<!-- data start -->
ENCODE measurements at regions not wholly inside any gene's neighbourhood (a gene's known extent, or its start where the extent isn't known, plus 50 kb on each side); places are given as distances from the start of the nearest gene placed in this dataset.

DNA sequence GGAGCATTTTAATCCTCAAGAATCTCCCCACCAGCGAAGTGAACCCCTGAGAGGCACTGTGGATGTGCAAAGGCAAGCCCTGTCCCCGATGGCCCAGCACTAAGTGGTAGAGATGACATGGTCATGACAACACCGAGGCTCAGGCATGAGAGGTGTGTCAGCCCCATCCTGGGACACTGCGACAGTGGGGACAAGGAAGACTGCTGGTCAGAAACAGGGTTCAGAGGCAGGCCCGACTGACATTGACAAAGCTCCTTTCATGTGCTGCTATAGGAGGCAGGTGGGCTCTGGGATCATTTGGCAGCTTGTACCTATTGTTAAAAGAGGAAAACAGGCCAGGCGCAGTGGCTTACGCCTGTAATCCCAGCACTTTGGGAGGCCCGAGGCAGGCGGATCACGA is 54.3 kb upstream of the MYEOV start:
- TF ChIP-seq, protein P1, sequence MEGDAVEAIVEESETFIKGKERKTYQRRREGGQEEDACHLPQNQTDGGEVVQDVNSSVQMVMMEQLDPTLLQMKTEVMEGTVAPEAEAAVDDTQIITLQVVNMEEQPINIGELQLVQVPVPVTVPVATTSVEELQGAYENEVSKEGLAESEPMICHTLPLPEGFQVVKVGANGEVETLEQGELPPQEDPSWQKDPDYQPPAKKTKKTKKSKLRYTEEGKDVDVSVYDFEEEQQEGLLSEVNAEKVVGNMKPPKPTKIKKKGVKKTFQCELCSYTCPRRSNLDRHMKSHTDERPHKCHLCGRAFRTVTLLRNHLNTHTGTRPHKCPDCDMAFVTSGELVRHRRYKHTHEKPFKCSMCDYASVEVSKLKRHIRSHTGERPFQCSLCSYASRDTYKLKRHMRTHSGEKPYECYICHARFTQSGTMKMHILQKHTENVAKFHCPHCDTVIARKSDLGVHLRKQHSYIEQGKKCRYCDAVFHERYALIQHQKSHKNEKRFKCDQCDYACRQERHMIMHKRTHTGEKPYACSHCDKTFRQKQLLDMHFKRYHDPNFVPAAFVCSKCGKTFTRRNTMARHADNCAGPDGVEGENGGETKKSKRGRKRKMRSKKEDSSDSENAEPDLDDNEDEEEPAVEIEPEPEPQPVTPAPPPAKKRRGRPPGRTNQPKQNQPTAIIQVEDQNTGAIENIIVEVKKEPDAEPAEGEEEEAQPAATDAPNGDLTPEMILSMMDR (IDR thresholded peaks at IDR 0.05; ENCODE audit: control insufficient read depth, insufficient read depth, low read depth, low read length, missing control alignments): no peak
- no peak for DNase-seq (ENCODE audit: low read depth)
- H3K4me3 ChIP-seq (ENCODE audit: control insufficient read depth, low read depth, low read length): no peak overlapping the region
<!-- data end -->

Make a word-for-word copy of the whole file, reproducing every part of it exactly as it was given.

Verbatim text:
ENCODE measurements at regions not wholly inside any gene's neighbourhood (a gene's known extent, or its start where the extent isn't known, plus 50 kb on each side); places are given as distances from the start of the nearest gene placed in this dataset.

DNA sequence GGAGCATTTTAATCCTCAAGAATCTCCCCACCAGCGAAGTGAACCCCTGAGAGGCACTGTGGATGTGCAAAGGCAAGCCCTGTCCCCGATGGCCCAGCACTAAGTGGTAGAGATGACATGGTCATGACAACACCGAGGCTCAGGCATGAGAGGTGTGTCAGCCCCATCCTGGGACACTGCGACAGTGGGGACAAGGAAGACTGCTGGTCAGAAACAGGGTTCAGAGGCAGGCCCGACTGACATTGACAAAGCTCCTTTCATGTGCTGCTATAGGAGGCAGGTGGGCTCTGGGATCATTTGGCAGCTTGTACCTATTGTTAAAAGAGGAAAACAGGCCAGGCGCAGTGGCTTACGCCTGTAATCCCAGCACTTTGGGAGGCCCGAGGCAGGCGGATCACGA is 54.3 kb upstream of the MYEOV start:
- TF ChIP-seq, protein P1, sequence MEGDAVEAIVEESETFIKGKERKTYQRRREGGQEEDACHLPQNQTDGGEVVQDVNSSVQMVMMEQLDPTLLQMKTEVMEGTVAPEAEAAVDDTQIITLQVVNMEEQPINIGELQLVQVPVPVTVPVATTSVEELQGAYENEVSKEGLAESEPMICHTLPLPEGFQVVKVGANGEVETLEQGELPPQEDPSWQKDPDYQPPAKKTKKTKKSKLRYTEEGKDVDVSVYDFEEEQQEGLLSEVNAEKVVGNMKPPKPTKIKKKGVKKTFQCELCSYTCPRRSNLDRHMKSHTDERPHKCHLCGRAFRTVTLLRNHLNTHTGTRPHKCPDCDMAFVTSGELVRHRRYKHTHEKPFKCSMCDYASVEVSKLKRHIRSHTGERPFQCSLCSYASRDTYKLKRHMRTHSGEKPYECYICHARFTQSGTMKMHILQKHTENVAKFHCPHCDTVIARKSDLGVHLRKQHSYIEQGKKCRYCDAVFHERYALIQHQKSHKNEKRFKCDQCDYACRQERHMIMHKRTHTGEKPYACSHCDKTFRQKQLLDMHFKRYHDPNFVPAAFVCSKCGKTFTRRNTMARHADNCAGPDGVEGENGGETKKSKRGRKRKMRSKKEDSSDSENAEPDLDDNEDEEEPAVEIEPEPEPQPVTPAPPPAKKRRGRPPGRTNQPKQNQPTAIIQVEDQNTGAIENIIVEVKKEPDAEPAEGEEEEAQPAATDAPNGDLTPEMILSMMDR (IDR thresholded peaks at IDR 0.05; ENCODE audit: control insufficient read depth, insufficient read depth, low read depth, low read length, missing control alignments): no peak
- no peak for DNase-seq (ENCODE audit: low read depth)
- H3K4me3 ChIP-seq (ENCODE audit: control insufficient read depth, low read depth, low read length): no peak overlapping the region